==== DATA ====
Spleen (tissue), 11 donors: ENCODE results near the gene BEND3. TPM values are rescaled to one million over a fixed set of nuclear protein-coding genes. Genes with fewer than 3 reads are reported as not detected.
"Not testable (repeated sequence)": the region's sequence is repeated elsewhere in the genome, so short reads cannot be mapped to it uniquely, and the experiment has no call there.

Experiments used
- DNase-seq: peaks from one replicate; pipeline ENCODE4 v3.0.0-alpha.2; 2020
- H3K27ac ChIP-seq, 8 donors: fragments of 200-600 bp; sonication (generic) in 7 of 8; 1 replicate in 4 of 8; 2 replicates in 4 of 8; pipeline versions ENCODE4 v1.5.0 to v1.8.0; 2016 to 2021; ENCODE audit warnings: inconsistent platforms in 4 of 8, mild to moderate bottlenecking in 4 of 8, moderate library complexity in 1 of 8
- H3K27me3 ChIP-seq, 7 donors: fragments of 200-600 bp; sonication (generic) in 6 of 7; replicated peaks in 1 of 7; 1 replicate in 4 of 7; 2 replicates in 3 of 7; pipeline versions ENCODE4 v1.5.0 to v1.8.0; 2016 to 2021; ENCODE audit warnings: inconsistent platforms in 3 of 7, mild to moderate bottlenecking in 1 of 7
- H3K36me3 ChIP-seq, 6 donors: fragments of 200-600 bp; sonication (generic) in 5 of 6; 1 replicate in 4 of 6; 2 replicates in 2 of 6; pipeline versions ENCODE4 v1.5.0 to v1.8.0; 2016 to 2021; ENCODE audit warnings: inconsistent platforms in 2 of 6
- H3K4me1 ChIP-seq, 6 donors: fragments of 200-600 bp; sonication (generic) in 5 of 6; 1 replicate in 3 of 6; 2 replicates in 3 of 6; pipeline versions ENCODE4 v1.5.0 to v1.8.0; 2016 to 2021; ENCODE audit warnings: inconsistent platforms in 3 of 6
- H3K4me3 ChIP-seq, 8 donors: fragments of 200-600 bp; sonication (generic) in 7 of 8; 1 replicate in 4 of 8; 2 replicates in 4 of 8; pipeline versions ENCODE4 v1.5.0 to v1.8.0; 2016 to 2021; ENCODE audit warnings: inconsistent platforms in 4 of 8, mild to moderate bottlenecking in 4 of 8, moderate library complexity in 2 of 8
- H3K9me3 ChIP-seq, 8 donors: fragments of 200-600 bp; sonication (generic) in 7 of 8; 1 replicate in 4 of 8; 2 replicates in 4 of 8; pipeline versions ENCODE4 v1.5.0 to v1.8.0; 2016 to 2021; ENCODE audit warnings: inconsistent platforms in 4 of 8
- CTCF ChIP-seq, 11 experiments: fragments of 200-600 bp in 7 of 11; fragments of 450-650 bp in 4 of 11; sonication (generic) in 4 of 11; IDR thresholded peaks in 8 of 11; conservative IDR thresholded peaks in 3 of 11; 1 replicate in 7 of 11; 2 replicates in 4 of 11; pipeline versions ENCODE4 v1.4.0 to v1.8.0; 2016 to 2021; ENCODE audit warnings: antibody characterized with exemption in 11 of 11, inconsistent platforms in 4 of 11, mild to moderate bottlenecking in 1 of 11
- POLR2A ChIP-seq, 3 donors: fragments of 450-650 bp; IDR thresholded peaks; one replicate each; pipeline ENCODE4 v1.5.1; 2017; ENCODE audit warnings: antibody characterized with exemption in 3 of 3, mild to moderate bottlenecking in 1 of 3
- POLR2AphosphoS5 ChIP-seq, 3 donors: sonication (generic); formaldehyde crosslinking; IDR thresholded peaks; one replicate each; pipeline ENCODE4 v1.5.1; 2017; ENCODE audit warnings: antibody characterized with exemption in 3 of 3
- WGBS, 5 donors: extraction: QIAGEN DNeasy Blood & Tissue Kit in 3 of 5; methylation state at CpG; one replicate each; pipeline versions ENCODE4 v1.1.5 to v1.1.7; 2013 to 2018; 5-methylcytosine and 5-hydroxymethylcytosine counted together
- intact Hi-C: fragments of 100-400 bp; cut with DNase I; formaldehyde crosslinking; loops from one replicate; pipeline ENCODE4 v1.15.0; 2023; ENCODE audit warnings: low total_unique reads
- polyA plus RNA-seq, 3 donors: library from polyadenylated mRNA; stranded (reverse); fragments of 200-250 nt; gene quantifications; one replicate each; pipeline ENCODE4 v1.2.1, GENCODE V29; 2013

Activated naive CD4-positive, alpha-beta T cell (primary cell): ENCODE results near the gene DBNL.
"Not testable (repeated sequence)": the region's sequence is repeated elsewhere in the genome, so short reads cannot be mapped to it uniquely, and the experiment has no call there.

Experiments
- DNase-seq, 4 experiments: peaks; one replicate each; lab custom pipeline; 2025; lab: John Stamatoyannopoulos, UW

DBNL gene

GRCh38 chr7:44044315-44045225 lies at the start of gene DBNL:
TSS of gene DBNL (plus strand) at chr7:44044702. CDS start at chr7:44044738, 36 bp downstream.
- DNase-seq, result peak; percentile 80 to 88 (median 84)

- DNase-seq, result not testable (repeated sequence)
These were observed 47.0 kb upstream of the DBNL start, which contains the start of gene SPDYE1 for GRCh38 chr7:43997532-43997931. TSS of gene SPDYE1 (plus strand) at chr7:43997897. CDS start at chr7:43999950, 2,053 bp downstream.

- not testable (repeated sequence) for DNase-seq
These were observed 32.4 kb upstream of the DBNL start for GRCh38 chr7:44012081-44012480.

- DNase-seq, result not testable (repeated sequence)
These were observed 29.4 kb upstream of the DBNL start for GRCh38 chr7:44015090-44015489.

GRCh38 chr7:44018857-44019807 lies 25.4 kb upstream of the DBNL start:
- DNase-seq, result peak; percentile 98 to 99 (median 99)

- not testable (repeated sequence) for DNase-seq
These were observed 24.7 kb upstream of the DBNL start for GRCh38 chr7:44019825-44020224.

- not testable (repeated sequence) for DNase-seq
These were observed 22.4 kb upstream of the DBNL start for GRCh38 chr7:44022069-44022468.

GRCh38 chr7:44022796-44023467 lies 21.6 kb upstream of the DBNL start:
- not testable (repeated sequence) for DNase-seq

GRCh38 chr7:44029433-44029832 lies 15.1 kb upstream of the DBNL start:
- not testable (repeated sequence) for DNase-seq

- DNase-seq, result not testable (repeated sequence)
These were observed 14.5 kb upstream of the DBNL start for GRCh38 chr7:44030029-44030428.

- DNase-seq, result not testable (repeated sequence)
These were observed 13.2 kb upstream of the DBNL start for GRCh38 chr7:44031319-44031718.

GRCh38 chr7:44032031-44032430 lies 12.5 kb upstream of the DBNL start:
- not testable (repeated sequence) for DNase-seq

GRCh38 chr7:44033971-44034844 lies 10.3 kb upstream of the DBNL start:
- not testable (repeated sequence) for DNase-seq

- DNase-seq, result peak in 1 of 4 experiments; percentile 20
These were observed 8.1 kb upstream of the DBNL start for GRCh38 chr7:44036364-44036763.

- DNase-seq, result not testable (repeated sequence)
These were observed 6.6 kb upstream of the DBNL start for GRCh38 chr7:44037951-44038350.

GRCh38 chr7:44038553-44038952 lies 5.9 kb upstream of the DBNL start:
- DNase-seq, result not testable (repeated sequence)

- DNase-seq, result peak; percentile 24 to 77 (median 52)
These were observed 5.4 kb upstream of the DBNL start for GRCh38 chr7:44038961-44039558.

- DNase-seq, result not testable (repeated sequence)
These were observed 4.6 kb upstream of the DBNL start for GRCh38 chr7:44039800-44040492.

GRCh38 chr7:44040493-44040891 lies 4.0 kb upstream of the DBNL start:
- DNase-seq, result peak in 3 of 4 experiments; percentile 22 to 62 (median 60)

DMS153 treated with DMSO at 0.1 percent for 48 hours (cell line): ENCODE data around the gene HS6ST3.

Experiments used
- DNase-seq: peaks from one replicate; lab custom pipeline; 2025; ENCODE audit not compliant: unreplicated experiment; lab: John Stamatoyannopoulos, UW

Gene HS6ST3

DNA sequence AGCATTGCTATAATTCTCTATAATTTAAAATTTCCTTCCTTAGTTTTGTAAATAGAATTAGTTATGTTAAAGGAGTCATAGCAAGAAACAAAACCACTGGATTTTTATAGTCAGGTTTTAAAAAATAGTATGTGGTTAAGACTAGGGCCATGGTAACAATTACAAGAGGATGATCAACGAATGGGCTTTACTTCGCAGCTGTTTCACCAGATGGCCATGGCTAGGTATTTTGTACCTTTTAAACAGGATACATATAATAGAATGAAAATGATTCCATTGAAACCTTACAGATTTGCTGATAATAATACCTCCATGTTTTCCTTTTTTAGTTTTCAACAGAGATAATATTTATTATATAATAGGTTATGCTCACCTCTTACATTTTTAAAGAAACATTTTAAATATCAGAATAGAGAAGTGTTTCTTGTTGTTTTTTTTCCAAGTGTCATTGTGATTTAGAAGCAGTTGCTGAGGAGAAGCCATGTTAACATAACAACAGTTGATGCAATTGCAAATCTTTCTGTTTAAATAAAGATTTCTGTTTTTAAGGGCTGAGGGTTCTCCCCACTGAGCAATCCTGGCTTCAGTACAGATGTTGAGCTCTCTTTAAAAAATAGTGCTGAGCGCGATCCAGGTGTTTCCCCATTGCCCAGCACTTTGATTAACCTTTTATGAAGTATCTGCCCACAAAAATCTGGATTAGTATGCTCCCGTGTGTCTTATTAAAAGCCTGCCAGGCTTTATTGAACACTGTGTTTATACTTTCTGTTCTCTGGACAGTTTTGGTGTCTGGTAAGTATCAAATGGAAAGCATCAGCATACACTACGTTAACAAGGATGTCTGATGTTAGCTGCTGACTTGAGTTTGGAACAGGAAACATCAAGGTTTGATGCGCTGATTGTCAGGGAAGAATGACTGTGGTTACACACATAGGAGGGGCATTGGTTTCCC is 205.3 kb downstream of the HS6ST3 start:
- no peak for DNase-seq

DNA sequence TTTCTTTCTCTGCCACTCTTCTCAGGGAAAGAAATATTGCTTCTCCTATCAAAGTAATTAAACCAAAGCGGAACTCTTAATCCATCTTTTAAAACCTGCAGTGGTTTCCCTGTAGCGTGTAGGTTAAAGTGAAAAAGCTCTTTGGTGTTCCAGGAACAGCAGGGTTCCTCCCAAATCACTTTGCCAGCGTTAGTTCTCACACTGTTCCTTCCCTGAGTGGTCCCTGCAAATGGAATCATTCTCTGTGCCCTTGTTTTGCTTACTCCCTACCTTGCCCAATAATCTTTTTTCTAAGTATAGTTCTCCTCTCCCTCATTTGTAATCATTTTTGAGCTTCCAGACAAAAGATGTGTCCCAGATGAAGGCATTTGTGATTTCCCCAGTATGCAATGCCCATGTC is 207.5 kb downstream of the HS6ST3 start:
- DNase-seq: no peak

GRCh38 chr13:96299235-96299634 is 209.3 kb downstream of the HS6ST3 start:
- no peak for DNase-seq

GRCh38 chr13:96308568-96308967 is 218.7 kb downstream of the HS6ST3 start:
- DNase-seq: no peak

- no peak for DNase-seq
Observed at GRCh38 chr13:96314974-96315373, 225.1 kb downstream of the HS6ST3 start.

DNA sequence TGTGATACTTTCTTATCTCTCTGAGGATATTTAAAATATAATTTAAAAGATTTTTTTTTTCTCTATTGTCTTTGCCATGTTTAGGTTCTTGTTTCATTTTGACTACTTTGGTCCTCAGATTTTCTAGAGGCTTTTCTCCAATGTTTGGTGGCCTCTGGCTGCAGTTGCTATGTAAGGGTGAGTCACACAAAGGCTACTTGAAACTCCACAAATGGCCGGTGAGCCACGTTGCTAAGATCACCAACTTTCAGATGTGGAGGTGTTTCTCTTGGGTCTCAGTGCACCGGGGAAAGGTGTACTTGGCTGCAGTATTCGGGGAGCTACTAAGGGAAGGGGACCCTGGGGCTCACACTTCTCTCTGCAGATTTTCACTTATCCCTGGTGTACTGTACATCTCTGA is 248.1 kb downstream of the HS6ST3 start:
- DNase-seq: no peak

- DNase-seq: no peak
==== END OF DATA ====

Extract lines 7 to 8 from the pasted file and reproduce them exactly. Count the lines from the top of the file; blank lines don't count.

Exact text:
- H3K36me3 ChIP-seq, 6 donors: fragments of 200-600 bp; sonication (generic) in 5 of 6; 1 replicate in 4 of 6; 2 replicates in 2 of 6; pipeline versions ENCODE4 v1.5.0 to v1.8.0; 2016 to 2021; ENCODE audit warnings: inconsistent platforms in 2 of 6
- H3K4me1 ChIP-seq, 6 donors: fragments of 200-600 bp; sonication (generic) in 5 of 6; 1 replicate in 3 of 6; 2 replicates in 3 of 6; pipeline versions ENCODE4 v1.5.0 to v1.8.0; 2016 to 2021; ENCODE audit warnings: inconsistent platforms in 3 of 6